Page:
5 Tips to Transition to Online Teaching by Hannah Huber

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I taught online for several semesters during my PhD work and remember being new to online teaching. The biggest challenge I faced was developing a strategy for getting started and building my course material from the ground up. In an effort to assist you in establishing a strong foundation for your online courses, here are my 5 recommendations for easing into teaching online.

1. Transition your Mindset to Online Teaching

As you approach teaching for a new session, think about how you can best transition from an “emergency remote teaching” mindset to a more invested and committed online teaching approach in the event courses move exclusively online in response to COVID-19.

As an experienced online instructor, I do think it is possible to effectively prepare for a fully online course in one to three months. That said, preparation for an online class is definitely a lengthy process.

EDUCAUSE Review provides a useful overview of this distinction. One notable difference is that teaching online requires a great amount of front-end preparation. If you find yourself with little time to prepare, take advantage of UIC’s instructional support resources. ACCC’s new online learning page is a great place to start. These pages provide resources, user guides, tools and support to help instructors get courses online. Instructors can schedule a one-on-one appointment with an instructional designer to assist with Blackboard questions and/or course design.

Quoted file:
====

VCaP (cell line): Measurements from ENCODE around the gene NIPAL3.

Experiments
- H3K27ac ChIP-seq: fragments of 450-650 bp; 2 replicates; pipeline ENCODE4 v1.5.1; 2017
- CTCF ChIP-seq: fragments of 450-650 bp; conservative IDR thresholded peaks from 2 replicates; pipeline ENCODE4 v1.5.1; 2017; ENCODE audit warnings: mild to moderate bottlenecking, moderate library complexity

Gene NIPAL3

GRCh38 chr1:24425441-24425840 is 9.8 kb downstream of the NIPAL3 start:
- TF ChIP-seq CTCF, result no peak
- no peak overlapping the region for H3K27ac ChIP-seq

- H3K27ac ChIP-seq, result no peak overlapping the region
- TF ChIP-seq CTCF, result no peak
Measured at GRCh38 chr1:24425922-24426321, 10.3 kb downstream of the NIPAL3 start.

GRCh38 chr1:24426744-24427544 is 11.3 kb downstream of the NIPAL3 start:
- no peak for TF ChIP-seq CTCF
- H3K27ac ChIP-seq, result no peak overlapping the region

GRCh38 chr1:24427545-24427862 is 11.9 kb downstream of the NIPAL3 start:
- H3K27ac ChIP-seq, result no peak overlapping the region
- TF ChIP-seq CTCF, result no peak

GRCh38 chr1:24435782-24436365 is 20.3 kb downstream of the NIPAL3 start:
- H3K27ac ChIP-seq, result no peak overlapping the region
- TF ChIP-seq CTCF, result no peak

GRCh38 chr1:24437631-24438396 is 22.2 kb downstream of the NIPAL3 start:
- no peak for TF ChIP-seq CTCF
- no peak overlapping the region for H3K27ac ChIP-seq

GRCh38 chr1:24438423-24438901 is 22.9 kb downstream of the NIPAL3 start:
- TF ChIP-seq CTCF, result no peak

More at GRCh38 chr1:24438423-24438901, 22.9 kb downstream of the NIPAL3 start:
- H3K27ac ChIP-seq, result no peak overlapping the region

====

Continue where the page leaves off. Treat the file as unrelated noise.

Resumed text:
2. Consistency is Key

The key to a successful online course is consistency

Because students are expected to maintain their own schedule and task load, their level of accountability is much higher as is the possibility of things slipping between the cracks.

At the start of the course, establish a consistent daily and weekly schedule for the course and stick to it. Useful in this endeavor is a modular approach to course design. A module can be defined as a unit, chapter, topic, or segment of instruction. It is a standard unit or instructional section of your course that is a ‘self-contained’ chunk of instruction.

Essentially, the module structure, as portrayed in the folder structure in your Blackboard course site design, and in your schedule, provides students with a ‘road map’ and can help keep them on track.” (IDEA Shop, Boise State).

A key to consistency week-to-week is to ensure that Blackboard modules clearly correspond with the course syllabus, calendar, class updates and assignment reminders.

The format for each category of assignment, activity, etc. should maintain uniformity throughout the semester. Moreover, the sequence of events and activities should mirror each other from week to week. For instance, if you require discussion board responses to be 50 words and due on a Thursday at 2pm for three weeks in a row, students will likely be discombobulated when the fourth response requires 250 words and is due on a Wednesday at noon.

Keep a consistent working schedule. Avoid answering emails in the middle of the night (unless you intend to do that consistently). If you are teaching synchronous courses, maintain office hours in the same Zoom or Blackboard Collaborate room at the same time each week. Clarify to students the time-length for receiving feedback and stick to that specification throughout the semester.